This chapter is all about controlling the rate of scroll live. In the Y axis this will be useful for teleprompter type applications, and in the X-axis for scrolling panoramas.
It’s worth pointing out that if you want a teleprompter for serious conference use, as opposed to some lightweight teleprompter style content in a show, then you are far better off spending 50 bucks on a program designed to do that exclusively. This project is restricted to the maximum graphic render size within QLab (images or text about 17000 pixels high), which might limit the length of your text considerably. If your text or image is rendered as solid white your image size is too large! It won’t scroll text as smoothly as a program designed to do just that, and the text editor won’t follow the onscreen cursor position, so if a speaker wants an edit you will have to find the matching point in the text cue manually. However, for many casual uses, it can produce usable results.
The method can also be adapted to control horizontal scrolling of wide panoramas.
Here it is in action, controlled with a Contour Shuttle:
The Jog wheel speeds up and slows down the rate of scroll.
The Shuttle wheel Fast Forwards and Rewinds.
The buttons immediately underneath the shuttle wheel scroll at the default speed
(Left and Right handed operation).
The buttons at the bottom STOP the scroll.
The Button in the center above the shuttle wheel resets to the top.
All controller functions can also be performed by key presses.
|||RESET||C Button Above the wheel|
|||INCREASE SPEED||Jog Clockwise|
|||DECREASE SPEED||Jog Anti-Clockwise|
|||DEFAULT SPEED||Buttons under wheel|
|HOTKEYS or SHUTTLE wheel variables|
|[NUM ⇧7]||-16 pixels per step||Shuttle Wheel L|
|[NUM ⇧6]||-8 pixels per step||Shuttle Wheel L|
|[NUM ⇧5]||-6 pixels per step||Shuttle Wheel L|
|[NUM ⇧4]||-4 pixels per step||Shuttle Wheel L|
|[NUM ⇧3]||-2 pixels per step||Shuttle Wheel L|
|[NUM ⇧2]||-1 pixels per step||Shuttle Wheel L|
|[NUM ⇧1]||-0.5 pixels per step||Shuttle Wheel L|
|[NUM 0]||STOP||Sprung Return|
|[NUM 1]||0.5 pixels per step||Shuttle Wheel R|
|[NUM 2]||1 pixels per step||Shuttle Wheel R|
|[NUM 3]||2 pixels per step||Shuttle Wheel R|
|[NUM 4]||4 pixels per step||Shuttle Wheel R|
|[NUM 5]||6 pixels per step||Shuttle Wheel R|
|[NUM 6]||8 pixels per step||Shuttle Wheel R|
|[NUM 7]||16 pixels per step||Shuttle Wheel R|
How it works:
The text is in the text tab of the inspector in a standard text cue. QLab treats it as if it was a transparent still image in a video cue. It has pixel dimensions that can be seen in the text window.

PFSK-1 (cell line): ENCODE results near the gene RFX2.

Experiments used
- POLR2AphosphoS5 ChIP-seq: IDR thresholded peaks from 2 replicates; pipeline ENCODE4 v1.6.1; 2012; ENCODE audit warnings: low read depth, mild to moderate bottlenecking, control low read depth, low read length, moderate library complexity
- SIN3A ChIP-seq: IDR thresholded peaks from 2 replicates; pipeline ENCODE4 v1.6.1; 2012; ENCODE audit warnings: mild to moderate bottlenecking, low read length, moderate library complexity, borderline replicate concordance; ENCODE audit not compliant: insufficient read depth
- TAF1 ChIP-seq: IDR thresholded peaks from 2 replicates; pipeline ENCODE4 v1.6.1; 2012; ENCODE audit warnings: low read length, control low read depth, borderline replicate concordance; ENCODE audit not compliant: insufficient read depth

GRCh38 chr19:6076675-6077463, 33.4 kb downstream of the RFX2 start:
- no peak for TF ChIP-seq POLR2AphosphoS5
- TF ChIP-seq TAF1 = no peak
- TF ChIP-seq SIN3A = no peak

Each time a key is pressed (or the shuttle controller emulates those key presses), it triggers a cue which adds or subtracts an amount from the rate which is stored in the ScaleY variable of a cue numbered VARIABLES.
e.g every time the jog wheel rotates 1 click clockwise it triggers a network cue with the following OSC message:
A Network cue with a long duration numbered OSCsuperscroll, continuously queries the VARIABLES cue for the current value of scaleY (which we are using to store the current rate in ), and adds the value to the current Y position of the text.
/cue/PANO/translationY/+ #/cue/VARIABLES/scaleY/# #v#
This means, increment the Y position of the cue numbered PANO (our text cue) by the value stored in the X Scale (which we are using for rate) of the cue numbered VARIABLES. We set the fade to 1D. the #v# argument would normally tell QLab to insert the current value of the OSC fade, but in this case, is ignored. The purpose of making the OSC cue think it is an OSC fade cue is to force it to repeat 20 times faster, during the cues long duration, than if it was an OSC message without a fade.
Currently, we have no control over how quickly the OSC messages repeat. They are sent around 100 times per second in a network cue (in practice about 10 percent slower) with a 1D fade on the OSC argument, and So the RATE control is actually setting the number of pixels that the y position of the text is shifted, every time an OSC message is fired.
For a network cue with duration but no fade set, the data rate is around 20 messages per second.
Even at high data rates, scrolls controlled by OSC cues do not look as smooth as might be expected. Some messages don’t get through and with those that do there is a high degree of jitter. For instance you might get a movement of 1 pixel in 2ms followed by the next 1 pixel movement 14ms later and the next 2ms then 15ms then 19ms. This is the main limitation to using this method at higher scroll speeds.
Here’s the complete cue list:
There is 1 main cue which does all the work. In addition, there are the cues that are triggered to increment or decrement the rate as explained above, and a few cues which store variables.